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"Use it … a little. … Perhaps not much. And he's got his right hand, that's all right."

"Will it be very obvious?" asked the Grand Duke, and scanned Dr. Sammet's face earnestly. "Very noticeable? Will it detract much from his general appearance, think you?"

"Many people," answered Dr. Sammet evasively, "live and work under greater disadvantages. Yes."

The Grand Duke turned away, and walked once up and down the room. Dr. Sammet deferentially made way for him, and withdrew towards the door. At last the Grand Duke resumed his position at the writing-table and said: "I have now heard what I wanted to know, doctor; I thank you for your report. You understand your business, no doubt about that. Why do you live in Grimmburg? Why do you not practise in the capital?"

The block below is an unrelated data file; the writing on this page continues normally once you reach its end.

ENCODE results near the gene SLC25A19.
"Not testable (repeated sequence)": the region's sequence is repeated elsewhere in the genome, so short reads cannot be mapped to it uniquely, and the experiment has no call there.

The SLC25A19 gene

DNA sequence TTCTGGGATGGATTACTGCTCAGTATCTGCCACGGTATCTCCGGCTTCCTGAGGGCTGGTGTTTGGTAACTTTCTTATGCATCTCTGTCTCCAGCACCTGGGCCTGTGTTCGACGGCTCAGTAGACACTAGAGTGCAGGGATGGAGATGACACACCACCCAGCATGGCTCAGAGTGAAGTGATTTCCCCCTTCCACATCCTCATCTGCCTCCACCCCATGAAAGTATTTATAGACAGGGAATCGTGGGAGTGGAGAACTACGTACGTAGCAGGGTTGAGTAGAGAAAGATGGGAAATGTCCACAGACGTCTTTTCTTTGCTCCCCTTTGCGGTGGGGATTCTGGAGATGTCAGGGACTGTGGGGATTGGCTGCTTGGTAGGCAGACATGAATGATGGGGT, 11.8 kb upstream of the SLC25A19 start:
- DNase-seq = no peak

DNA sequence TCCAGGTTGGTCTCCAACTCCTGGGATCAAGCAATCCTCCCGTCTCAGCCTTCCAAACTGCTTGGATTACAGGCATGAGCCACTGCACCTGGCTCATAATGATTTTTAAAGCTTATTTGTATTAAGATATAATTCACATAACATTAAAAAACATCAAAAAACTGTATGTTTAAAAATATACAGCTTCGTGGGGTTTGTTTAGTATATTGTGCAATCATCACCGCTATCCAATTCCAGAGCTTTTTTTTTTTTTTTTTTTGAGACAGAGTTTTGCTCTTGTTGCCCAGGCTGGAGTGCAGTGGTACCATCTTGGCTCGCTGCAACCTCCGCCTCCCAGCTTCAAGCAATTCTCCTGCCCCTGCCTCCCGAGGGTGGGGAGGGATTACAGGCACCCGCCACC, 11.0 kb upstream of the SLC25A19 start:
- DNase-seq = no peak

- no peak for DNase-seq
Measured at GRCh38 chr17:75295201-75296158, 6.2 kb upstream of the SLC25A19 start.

"I am still young, Royal Highness, and before I devote myself to practising as a specialist in the capital I should like a few years of really varied practice, of general experience and research. A country town like Grimmburg affords the best opportunity of that. Yes."

"Very sound, very admirable of you. In what do you propose to specialise later on?"

"In the diseases of children, Royal Highness. I intend to be a children's doctor, yes."

"You are a Jew?" asked the Grand Duke, throwing back his head and screwing up his eyes.

"Yes, Royal Highness." "Ah—will you answer me one more question? Have you ever found your origin to stand in your way, a drawback in your professional career? I ask as a ruler, who is especially concerned that the principle of 'equal chances for all' shall hold good unconditionally and privately, not only officially."

"Everybody in the Grand Duchy," answered Dr.